When we profiled Ten-Kate last fall, she said: “The best part of being a medium is the gift I get to give people that I read…Just being able to see their face change from sadness to tears of joy from hearing from their loved ones is probably one of the best feelings I could ever have.”
On the surface, that cause seems noble — providing comfort to those who have lost someone important to them. But doing so by claiming you have the power to talk to loved ones who have passed away, and then profiting off of that by way of, say, a television show, is pure exploitation. Sometimes, you can knock the hustle. Taking advantage of grieving and sorrowful people is a disgusting exploitation of emotion and the human condition.
Ten-Kate’s website says she became so booked up with reading requests in recent months, she had to stop scheduling sessions. It’s unfortunate that she has not instead chosen to permanently stop defrauding people for personal gain, and even more unfortunate that ABC Family has decided to dedicate an entire television program to the concept. Just as we, in error, helped legitimize what is a crooked fabrication by publishing an article about it, so too will ABC Family. It’s an indication of just how desperate networks are for cheap programming that appeals to the coveted 18-35 market.
It may seem relatively innocuous without context, but those of us who understand the deception at its core, but choose to play along with these “psychics” because it seems like harmless fun, are in fact enabling con artists. We are allowing chicanery to substitute for real, tangible help for those struggling to cope with the death of someone close to them. We are, in a sense, willful accomplices to scam, and we are doing more damage than we could ever know.
Psychic mediums and their ilk are one of the most abhorrent cottage industries around. From the loathsome Long Island Medium, to Joel Osteen’s megachurch televangelism profiteering scheme, to John Edward’s cold readings, to Miss Cleo’s pay-per-call deception, the entire industry is built on the shameful idea of profiting off of those who most need solace. Taking advantage of the emotional state of another human being through explicitly deceitful means for your own personal betterment is a vile way to live, let alone make a living. And we’re hardly the first ones to point this out.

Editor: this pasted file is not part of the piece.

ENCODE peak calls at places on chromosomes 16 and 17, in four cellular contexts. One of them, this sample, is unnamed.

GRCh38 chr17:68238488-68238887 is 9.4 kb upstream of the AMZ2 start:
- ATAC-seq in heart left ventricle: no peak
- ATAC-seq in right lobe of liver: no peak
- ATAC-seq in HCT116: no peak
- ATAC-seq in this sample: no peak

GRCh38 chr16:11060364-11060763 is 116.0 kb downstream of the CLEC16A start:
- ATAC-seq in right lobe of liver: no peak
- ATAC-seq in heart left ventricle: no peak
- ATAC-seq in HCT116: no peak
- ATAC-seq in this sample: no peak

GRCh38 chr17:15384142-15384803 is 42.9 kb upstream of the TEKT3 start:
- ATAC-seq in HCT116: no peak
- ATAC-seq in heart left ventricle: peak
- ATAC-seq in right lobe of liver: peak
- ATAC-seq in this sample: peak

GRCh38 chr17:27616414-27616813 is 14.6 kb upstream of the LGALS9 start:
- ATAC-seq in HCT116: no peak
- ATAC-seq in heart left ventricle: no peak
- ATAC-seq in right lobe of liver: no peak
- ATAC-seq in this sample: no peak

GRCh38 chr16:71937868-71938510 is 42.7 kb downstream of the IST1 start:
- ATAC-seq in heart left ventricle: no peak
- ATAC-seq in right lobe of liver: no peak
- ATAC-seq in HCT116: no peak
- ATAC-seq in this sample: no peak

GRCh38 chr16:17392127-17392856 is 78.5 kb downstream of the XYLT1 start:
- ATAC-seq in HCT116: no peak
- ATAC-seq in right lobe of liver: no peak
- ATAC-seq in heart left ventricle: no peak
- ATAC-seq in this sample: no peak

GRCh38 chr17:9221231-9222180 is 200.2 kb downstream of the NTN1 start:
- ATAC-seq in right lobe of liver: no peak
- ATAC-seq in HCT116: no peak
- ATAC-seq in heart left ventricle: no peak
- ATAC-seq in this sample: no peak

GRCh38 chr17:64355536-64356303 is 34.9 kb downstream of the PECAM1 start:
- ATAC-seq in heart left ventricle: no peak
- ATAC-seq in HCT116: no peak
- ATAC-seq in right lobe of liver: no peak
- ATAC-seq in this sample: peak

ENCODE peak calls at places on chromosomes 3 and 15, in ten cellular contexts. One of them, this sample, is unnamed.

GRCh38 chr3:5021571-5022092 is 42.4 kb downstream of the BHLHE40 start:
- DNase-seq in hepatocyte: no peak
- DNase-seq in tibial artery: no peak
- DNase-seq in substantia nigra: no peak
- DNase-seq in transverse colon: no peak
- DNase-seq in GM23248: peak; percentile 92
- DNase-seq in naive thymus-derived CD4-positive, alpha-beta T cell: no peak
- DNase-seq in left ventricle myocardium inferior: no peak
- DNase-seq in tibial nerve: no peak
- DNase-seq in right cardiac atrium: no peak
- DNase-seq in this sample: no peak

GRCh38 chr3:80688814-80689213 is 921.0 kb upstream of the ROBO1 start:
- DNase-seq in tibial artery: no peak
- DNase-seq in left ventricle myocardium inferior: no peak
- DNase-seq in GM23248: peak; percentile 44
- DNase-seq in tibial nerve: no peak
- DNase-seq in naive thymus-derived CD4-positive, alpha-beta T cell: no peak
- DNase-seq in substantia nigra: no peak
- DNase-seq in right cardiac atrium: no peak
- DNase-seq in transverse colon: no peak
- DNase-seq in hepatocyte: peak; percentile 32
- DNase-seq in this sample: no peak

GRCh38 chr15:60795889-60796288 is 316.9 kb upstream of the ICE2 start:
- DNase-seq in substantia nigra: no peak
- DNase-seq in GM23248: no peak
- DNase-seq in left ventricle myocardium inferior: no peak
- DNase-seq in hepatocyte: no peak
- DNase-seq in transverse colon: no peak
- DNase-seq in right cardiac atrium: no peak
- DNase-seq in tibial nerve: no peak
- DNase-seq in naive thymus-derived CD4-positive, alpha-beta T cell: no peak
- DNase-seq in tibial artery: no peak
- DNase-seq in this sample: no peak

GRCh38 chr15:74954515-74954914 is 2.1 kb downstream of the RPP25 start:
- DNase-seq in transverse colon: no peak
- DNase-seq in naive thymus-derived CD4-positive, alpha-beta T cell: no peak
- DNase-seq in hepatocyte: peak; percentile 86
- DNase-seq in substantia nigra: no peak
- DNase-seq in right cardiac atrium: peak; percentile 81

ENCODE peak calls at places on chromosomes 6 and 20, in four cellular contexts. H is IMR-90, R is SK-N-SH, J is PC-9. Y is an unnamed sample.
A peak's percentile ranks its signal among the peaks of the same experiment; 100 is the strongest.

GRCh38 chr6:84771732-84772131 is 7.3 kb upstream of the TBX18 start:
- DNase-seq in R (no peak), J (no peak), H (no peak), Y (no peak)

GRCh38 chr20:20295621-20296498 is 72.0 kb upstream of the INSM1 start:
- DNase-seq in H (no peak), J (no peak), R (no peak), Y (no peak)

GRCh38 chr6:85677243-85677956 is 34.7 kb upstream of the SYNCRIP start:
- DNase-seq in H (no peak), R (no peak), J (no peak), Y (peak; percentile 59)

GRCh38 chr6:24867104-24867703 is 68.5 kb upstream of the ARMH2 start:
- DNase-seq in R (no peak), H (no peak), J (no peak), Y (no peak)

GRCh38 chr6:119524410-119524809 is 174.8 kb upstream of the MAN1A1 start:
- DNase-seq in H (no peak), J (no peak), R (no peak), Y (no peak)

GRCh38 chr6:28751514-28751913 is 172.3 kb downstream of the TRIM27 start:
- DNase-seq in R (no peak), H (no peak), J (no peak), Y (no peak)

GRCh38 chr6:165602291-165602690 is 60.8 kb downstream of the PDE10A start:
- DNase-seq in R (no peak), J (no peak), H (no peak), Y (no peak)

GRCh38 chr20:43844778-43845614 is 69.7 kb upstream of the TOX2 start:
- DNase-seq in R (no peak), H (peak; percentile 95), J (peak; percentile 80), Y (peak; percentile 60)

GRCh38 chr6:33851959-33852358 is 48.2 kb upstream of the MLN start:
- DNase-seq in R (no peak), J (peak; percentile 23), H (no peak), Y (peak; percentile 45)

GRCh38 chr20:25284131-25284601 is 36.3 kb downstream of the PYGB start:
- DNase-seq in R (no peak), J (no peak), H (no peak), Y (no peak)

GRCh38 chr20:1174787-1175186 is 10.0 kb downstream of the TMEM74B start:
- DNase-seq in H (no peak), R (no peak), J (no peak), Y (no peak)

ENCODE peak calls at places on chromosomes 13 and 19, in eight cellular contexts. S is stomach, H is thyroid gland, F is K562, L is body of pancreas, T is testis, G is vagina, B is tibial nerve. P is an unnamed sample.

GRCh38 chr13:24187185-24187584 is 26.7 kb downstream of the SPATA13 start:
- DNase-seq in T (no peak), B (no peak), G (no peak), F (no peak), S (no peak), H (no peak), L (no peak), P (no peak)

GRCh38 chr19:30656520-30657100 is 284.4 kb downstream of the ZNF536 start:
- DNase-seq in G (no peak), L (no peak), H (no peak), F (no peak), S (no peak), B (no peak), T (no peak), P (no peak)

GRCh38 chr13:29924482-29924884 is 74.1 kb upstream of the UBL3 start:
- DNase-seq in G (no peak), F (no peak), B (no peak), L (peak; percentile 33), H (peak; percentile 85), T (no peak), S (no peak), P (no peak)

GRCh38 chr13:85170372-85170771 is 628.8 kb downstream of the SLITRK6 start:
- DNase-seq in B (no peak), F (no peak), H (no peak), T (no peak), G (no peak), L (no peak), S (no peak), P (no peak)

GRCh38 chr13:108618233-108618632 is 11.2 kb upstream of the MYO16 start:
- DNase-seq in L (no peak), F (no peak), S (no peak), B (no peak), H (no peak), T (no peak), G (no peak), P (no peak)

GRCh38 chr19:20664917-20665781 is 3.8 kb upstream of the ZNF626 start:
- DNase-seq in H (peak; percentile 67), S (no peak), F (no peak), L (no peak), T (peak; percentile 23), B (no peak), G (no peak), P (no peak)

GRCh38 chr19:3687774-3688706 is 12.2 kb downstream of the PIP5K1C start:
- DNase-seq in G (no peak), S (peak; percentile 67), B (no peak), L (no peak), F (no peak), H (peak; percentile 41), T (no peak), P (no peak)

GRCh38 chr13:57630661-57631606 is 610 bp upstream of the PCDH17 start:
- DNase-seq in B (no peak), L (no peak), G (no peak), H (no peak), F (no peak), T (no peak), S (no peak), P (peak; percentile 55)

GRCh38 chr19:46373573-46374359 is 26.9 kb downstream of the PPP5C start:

Harry Houdini, the greatest escape artist to ever live, dedicated his final years to exposing charlatans. David Copperfield, the world’s most famous illusionist and he of the $800mm empire, has long rejected any notion that he can perform superhuman feats. Penn and Teller are not only world-renowned magicians, but professional skeptics who starred in a TV show dedicated to debunking claims exactly like Ten-Kate’s. And James Randi, the retired magician who has made it his life’s work to challenge those who claim paranormal powers, has a one million dollar reward waiting for “any person who demonstrates any psychic, supernatural, or paranormal ability under satisfactory observation.” It has remained unclaimed since 1964, despite numerous attempts by high-profile frauds. But really, it’s just common sense: Nobody can talk to the dead, regardless of what they claim.
However, I do have a sixth sense for bullshit, and right now it’s going off.